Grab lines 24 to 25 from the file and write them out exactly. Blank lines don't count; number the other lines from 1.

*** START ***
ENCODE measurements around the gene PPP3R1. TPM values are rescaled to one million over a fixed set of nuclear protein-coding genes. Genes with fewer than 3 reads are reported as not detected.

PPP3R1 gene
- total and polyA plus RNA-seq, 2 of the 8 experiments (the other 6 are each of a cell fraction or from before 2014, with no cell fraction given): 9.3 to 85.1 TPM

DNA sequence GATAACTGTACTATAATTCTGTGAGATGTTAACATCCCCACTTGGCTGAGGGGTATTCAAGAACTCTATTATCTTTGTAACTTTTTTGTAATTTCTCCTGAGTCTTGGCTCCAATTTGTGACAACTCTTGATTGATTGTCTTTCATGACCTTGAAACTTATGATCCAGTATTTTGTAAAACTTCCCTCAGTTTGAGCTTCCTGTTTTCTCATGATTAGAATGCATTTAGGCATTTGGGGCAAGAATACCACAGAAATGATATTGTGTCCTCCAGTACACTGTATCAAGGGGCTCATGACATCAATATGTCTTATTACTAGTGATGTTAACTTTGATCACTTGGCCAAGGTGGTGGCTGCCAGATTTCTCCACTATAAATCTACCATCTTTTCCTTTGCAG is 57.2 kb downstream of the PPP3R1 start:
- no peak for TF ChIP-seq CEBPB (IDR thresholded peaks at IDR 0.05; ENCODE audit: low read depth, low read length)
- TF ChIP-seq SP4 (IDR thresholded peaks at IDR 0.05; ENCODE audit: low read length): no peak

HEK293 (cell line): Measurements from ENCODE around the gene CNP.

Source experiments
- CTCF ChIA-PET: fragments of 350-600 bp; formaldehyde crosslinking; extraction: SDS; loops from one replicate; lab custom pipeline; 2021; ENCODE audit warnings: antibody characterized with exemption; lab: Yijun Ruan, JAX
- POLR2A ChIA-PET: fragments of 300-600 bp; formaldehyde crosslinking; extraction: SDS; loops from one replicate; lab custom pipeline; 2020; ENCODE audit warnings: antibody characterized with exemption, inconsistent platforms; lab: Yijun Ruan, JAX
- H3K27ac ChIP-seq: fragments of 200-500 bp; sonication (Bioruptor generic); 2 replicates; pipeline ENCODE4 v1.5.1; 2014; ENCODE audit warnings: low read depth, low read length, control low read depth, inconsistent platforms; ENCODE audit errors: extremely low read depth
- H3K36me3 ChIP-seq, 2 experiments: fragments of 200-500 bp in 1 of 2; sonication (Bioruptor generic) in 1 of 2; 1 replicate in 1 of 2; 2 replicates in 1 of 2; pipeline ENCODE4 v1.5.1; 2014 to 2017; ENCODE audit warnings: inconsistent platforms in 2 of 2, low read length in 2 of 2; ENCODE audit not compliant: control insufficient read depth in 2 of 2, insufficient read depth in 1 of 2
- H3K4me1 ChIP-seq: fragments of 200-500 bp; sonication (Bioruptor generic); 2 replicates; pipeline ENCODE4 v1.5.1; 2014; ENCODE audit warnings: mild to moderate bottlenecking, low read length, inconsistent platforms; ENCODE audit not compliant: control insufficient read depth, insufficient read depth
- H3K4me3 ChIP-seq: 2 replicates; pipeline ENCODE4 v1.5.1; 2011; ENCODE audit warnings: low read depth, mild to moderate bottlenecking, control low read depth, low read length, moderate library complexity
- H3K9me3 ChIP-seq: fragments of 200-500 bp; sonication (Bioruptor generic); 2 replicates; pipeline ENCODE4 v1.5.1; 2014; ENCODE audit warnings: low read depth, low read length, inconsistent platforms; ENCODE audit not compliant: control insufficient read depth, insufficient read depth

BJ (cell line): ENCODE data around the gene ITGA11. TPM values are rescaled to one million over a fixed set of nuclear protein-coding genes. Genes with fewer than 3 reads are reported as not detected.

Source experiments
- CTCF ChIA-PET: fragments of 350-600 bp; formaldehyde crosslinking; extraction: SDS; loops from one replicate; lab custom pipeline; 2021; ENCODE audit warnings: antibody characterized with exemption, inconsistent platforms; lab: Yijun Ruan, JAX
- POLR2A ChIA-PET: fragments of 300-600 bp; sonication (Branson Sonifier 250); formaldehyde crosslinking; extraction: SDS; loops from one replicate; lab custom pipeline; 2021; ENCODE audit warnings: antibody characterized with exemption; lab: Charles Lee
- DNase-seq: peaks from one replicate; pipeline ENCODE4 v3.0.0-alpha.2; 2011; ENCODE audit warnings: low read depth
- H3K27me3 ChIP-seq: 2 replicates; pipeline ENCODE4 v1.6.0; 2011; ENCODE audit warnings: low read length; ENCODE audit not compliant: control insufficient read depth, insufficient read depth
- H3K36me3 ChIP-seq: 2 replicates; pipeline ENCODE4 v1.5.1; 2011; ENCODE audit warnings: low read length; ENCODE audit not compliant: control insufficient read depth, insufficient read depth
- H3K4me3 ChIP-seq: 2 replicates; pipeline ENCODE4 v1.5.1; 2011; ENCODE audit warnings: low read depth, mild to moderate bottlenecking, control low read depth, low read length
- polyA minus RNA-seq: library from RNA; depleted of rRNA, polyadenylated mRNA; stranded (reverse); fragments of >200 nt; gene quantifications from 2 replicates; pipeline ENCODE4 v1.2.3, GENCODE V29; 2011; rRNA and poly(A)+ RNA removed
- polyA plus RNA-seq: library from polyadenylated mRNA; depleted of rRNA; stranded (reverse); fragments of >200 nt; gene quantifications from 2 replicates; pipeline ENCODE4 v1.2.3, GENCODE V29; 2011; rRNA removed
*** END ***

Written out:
- polyA minus RNA-seq: library from RNA; depleted of rRNA, polyadenylated mRNA; stranded (reverse); fragments of >200 nt; gene quantifications from 2 replicates; pipeline ENCODE4 v1.2.3, GENCODE V29; 2011; rRNA and poly(A)+ RNA removed
- polyA plus RNA-seq: library from polyadenylated mRNA; depleted of rRNA; stranded (reverse); fragments of >200 nt; gene quantifications from 2 replicates; pipeline ENCODE4 v1.2.3, GENCODE V29; 2011; rRNA removed